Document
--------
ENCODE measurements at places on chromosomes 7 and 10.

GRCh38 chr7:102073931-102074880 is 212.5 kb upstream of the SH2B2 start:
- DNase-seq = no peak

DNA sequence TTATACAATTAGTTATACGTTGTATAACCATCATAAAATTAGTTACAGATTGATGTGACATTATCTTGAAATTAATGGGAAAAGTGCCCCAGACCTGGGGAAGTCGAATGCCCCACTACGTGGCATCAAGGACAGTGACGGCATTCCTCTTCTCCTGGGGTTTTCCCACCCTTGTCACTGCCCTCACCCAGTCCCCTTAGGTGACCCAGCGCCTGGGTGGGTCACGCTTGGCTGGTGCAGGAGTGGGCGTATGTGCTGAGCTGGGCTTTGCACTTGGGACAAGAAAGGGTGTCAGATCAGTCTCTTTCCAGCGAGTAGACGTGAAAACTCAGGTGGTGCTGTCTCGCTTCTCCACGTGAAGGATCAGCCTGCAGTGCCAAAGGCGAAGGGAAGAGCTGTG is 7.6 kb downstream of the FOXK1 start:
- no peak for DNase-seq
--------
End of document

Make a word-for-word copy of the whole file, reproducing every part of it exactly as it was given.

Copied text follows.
ENCODE measurements at places on chromosomes 7 and 10.

GRCh38 chr7:102073931-102074880 is 212.5 kb upstream of the SH2B2 start:
- DNase-seq = no peak

DNA sequence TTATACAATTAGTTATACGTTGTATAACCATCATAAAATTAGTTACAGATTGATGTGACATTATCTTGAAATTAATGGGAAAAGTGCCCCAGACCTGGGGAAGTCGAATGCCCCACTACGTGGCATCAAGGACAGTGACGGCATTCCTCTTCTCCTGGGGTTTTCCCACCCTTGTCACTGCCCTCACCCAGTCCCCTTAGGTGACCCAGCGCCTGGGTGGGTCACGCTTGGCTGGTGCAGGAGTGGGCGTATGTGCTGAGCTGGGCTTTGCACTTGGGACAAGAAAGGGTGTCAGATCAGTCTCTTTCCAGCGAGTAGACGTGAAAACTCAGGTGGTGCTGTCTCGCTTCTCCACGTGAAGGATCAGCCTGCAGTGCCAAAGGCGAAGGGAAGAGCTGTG is 7.6 kb downstream of the FOXK1 start:
- no peak for DNase-seq